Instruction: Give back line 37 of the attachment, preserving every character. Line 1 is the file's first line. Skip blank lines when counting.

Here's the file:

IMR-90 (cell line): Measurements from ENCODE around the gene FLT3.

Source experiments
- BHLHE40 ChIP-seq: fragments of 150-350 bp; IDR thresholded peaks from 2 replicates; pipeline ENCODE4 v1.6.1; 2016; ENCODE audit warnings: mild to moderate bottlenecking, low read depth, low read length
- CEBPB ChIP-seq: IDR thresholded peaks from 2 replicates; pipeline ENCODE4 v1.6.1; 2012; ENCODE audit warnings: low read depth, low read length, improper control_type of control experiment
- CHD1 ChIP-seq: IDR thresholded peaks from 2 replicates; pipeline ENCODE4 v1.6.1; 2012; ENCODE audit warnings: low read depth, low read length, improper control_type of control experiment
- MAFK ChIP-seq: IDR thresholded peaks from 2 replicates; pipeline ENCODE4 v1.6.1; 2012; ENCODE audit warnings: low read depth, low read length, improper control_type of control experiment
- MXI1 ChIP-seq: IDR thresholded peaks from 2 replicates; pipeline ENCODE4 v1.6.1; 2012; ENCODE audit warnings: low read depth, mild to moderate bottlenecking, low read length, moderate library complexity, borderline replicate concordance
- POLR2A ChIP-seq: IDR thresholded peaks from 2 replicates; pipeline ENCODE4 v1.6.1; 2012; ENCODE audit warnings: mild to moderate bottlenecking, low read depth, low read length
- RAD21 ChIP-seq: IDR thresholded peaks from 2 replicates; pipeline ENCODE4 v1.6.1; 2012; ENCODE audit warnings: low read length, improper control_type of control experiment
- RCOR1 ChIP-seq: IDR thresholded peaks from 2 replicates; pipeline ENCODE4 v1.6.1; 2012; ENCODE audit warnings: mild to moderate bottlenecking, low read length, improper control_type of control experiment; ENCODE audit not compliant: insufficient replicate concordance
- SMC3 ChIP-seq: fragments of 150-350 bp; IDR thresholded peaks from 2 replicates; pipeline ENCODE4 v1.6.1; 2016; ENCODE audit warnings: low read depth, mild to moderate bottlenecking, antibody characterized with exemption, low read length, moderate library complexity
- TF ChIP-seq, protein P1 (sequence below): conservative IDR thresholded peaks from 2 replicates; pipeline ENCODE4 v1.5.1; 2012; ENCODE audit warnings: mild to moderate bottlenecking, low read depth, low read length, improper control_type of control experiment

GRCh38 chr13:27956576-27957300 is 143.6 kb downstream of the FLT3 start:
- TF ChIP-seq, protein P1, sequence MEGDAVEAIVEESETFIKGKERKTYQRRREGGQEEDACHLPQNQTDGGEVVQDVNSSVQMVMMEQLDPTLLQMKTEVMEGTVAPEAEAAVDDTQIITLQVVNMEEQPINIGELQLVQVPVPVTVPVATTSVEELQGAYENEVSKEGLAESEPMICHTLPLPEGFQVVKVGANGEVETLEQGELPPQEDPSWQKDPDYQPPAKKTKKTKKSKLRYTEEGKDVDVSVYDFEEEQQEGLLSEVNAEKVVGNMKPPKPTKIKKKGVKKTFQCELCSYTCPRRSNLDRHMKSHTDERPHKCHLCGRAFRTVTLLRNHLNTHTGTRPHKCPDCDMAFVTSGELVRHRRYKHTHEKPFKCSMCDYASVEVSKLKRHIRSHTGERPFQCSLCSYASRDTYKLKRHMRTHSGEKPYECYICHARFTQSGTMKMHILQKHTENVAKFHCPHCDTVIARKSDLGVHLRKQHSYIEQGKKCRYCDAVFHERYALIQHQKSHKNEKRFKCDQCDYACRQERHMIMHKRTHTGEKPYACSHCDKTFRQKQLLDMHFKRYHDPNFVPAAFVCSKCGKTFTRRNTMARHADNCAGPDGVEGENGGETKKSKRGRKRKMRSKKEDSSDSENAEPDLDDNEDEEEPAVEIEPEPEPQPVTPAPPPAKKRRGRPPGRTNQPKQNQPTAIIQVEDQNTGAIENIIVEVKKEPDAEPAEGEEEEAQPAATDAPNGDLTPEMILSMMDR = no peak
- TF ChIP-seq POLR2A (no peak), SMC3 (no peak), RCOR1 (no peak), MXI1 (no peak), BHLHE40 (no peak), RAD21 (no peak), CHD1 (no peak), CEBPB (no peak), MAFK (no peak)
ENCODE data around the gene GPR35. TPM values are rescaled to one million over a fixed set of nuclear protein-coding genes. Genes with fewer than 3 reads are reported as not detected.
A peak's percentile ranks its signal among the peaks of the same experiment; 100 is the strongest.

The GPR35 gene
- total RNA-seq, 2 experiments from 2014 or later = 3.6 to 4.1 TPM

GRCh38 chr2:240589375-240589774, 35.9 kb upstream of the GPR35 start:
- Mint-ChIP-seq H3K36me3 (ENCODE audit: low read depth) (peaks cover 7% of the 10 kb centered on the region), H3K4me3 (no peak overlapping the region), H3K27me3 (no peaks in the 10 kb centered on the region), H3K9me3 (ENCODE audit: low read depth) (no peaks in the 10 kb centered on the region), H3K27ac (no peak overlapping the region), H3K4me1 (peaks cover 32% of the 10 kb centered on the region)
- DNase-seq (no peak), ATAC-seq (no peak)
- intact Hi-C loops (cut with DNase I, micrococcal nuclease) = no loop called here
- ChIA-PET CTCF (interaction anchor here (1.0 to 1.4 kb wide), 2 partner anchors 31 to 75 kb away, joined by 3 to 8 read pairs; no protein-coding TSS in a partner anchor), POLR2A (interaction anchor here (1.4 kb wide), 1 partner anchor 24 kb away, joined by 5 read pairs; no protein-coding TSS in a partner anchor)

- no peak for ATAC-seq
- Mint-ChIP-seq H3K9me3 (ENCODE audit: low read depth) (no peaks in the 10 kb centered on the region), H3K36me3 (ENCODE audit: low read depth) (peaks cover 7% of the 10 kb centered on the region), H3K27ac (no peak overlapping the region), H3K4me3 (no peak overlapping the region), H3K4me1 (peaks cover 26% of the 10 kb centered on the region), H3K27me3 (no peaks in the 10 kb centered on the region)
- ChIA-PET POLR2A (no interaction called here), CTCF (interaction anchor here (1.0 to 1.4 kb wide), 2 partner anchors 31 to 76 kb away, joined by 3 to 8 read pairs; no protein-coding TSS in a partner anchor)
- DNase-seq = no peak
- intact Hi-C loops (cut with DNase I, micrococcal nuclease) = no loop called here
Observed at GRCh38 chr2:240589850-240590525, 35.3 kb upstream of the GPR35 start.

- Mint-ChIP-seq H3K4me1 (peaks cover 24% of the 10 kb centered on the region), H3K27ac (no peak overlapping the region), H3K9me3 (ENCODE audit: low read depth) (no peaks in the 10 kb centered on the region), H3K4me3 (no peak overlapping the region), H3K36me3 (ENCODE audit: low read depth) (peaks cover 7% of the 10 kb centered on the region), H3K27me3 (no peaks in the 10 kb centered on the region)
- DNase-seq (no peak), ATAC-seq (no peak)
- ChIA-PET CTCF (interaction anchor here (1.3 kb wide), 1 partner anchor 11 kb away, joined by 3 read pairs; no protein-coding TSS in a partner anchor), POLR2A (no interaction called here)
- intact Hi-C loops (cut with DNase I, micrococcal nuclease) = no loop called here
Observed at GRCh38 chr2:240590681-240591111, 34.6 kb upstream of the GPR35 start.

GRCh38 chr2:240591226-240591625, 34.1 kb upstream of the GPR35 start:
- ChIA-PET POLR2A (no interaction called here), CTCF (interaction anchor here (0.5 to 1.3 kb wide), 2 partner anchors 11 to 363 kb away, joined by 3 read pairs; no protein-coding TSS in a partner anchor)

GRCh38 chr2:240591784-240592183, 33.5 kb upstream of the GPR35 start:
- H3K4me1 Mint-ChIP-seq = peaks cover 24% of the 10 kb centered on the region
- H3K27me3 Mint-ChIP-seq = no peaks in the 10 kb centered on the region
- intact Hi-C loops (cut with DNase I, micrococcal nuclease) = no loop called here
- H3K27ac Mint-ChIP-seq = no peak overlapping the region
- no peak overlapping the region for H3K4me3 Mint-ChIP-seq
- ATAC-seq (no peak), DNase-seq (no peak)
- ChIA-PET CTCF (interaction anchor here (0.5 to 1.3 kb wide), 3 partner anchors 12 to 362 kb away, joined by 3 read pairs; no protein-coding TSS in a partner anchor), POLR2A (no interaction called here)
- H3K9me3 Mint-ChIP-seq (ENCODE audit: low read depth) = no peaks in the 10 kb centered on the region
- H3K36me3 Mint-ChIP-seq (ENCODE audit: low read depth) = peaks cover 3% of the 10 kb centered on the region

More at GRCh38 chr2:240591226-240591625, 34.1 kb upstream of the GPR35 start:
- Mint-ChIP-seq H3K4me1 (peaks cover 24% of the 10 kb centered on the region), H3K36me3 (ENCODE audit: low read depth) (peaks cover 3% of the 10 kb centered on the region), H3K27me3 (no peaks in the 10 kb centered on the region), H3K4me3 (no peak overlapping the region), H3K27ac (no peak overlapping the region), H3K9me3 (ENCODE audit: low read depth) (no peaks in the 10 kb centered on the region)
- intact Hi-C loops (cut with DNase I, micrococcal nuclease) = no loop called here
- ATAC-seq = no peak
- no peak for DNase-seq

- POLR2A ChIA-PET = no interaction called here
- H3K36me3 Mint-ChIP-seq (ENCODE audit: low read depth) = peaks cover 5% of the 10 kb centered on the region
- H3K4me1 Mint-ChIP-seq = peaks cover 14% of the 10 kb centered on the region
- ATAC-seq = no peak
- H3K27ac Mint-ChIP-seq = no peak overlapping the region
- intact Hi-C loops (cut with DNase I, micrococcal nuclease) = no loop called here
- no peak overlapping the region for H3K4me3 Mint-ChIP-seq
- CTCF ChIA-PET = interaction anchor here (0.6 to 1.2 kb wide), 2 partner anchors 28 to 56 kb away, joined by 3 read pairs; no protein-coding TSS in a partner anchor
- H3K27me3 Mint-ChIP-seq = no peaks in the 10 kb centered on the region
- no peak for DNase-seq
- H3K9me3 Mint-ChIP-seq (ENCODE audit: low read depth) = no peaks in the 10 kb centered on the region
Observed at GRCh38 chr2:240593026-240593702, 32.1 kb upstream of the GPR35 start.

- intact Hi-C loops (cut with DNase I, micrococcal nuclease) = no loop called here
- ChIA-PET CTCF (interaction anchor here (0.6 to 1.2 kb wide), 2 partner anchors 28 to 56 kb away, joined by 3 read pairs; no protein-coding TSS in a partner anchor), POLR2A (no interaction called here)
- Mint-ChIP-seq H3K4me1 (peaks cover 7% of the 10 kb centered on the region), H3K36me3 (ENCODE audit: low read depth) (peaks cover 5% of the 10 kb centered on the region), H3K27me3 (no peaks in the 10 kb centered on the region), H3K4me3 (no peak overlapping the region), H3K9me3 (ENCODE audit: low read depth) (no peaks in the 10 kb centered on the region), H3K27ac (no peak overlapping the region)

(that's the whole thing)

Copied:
- ChIA-PET POLR2A (no interaction called here), CTCF (interaction anchor here (0.5 to 1.3 kb wide), 2 partner anchors 11 to 363 kb away, joined by 3 read pairs; no protein-coding TSS in a partner anchor)